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MEDIEVAL-RELIGION  April 2018

MEDIEVAL-RELIGION April 2018

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Subject:

Re: Fwd: [M-R] 11-12C antler shield

From:

Genevra Kornbluth <[log in to unmask]>

Reply-To:

medieval-religion - Scholarly discussions of medieval religious culture <[log in to unmask]>

Date:

Thu, 26 Apr 2018 22:07:01 -0400

Content-Type:

text/plain

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medieval-religion: Scholarly discussions of medieval religion and culture

Richard and Theresa,

The colors and textures of old antler, bone, horn, and ivory depend on 
the conditions under which the objects have been stored, as well as 
careful or bone-headed conservation.

Take a look at some of these examples:
www.KornbluthPhoto.com/HistoricalBone.html
www.KornbluthPhoto.com/HistoricalIvory5.html
www.KornbluthPhoto.com/HistoricalIvory6.html
www.KornbluthPhoto.com/HistoricalIvory7.html
www.KornbluthPhoto.com/HistoricalIvory8.html
www.KornbluthPhoto.com/HistoricalIvory9.html
(You'd never guess I enjoy ivory, right?)

Also, since saddles have been mentioned, here are some of antler/horn/bone:
https://metmuseum.org/art/collection/search/467691?sortBy=Relevance&amp;ft=bone+saddle&amp;offset=0&amp;rpp=20&amp;pos=1
https://metmuseum.org/art/collection/search/21990?sortBy=Relevance&amp;ft=bone+saddle&amp;offset=0&amp;rpp=20&amp;pos=9
https://metmuseum.org/art/collection/search/21991?sortBy=Relevance&amp;ft=bone+saddle&amp;offset=0&amp;rpp=20&amp;pos=7
https://metmuseum.org/art/collection/search/29624?sortBy=Relevance&amp;ft=bone+saddle&amp;offset=0&amp;rpp=20&amp;pos=10

best,
Genevra

On 4/26/2018 10:29 AM, Richard Legault wrote:
> medieval-religion: Scholarly discussions of medieval religion and culture
> Hello again Theresa,
>
> Thanks to Genevra I now see the picture of the back of the object at: 
> https://upload.wikimedia.org/wikipedia/commons/b/b8/Elandgewei%2C_Maas-_of_Rijnlands_11e-12e_eeuw%2C_Rijksmuseum_Amsterdam.jpg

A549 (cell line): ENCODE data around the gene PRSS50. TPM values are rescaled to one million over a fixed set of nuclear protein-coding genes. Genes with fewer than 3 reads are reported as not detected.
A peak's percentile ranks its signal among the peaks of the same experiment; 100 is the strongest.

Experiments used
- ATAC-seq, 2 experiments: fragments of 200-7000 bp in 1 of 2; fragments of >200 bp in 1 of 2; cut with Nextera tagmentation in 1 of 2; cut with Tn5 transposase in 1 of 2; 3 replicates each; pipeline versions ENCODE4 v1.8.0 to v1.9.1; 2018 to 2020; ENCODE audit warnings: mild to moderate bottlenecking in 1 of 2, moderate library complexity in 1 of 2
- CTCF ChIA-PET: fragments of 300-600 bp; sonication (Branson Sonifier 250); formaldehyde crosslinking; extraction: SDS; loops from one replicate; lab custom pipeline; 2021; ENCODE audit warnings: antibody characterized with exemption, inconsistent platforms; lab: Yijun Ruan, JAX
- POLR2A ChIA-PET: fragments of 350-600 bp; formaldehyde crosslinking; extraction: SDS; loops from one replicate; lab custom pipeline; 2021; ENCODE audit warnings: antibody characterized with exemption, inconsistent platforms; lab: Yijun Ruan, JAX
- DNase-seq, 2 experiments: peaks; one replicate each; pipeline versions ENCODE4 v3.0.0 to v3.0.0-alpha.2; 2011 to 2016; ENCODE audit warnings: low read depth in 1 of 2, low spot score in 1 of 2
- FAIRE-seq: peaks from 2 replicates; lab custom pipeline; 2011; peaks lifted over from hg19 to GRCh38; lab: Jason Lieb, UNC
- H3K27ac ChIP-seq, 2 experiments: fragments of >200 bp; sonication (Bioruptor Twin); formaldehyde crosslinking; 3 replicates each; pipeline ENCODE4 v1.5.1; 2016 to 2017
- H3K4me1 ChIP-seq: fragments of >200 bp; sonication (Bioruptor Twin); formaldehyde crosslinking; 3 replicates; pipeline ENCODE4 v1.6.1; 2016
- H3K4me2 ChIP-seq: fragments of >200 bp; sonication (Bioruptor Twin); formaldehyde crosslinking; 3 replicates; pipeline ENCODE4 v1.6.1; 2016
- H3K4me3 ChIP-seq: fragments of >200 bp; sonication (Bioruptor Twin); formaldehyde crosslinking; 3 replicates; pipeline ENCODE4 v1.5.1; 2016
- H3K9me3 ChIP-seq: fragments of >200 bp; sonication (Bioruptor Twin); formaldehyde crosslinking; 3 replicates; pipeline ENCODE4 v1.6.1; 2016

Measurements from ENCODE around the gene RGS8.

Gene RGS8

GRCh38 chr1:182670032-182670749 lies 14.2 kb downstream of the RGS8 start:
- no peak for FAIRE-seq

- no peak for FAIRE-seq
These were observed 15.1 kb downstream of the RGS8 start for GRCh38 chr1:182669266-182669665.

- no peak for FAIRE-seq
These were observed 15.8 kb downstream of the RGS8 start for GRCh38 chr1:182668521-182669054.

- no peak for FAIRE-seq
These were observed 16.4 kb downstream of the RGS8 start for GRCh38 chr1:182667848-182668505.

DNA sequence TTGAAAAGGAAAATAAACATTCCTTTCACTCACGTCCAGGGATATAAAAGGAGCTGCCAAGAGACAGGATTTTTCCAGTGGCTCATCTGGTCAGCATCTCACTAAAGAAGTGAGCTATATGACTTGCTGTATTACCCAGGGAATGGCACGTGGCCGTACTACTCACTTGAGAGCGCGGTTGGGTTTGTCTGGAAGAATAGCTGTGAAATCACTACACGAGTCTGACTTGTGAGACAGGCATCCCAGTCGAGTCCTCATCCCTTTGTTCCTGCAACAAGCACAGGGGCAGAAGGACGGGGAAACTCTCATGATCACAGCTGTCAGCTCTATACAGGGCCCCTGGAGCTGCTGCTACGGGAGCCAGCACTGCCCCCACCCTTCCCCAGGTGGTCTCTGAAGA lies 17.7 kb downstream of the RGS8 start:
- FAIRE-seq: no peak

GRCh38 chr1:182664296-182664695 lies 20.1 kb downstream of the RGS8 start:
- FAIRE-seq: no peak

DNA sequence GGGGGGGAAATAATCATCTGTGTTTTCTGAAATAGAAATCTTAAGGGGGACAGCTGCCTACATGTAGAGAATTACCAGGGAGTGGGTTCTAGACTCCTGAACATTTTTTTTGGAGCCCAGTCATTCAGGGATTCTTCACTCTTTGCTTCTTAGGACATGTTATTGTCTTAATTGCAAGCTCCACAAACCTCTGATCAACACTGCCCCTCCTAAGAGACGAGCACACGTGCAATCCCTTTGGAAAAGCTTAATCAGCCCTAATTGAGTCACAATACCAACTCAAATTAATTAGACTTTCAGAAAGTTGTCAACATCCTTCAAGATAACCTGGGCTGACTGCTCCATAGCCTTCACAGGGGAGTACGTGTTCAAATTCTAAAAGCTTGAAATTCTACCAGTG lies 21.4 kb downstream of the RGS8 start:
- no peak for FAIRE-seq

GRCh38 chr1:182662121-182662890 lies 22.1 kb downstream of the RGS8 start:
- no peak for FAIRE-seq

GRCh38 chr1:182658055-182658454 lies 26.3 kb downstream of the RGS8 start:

>
> Is the object pierced through or perforated near the ends of some tines?
>
> On further consideration, I now think it is premature to totally rule 
> out the idea of a shield. Does this object, supposedly close to 1000 
> years old, not look a little bit too clean? Should an object made of 
> organic material - bone essentially - of this purported vintage not 
> show much more tarnishing or a deeper darker patina than is evident in 
> the photos? Could it be that the object is of much more recent 
> vintage? Otherwise, could some well-meaning bone-headed caretaker at 
> some point possibly have decided to clean it with who knows what 
> chemical concoction - bleaches, acids, solvents, polishes, varnishes, 
> whatever, not to mention abrasives like ash, chalk or, heaven forbid, 
> sand? Does it not look just a little bit too shiny?
>
> I have zero expertise on this and it never pays to draw conclusions 
> from photos without seeing the actual object. However, is it possible 
> that a botched cleaning could have removed or otherwise erased or 
> rendered invisible any coloring or pigmentation the maker might have 
> applied to the object, especially in the blank area enclosed by the 
> finely tooled border decoration? If so then the idea of a shield may 
> make sense in the following way.
>
> Forget the idea of a shield in the literal sense of an instrument of 
> combat armor. I'm thinking of a shield in a more figurative sense, 
> along the lines of decorative ornamentation, intended to be mounted on 
> a wall. The museum's description does call it 'ornamental' (and not 
> ceremonial) and says it was hung. Could the object have once been 
> painted with some image, a heraldic device, or a hunting scene, or who 
> knows what?  Could the object have been intended to hang on a wall 
> from a few pegs or hooks? Hanging it this way might not leave any 
> obvious signs of fasteners or joinery and would still allow the viewer 
> to perceive the carvings the right way up.
>
> I don't know how far you intend to go with your study. However, these 
> days there exist sophisticated photographic techniques of taking 
> multiple shots in a variety of optical wavelengths beamed at various 
> angles that might bring out any residual imagery or pigmentation that 
> may yet survive. Moreover, Carbon 14 testing could help confirm the 
> date the Elk shed the antler (possibly vey different from the time of 
> carving) within reasonable error margins. Is the object of sufficient 
> importance to warrant the expense of such testing?
>
> Do I see an application for a research grant in your future?
>
> Go for it Kiddo! I'm holding my breath till I read the paper.
>
> Cheers,
>
> Richard J Legault

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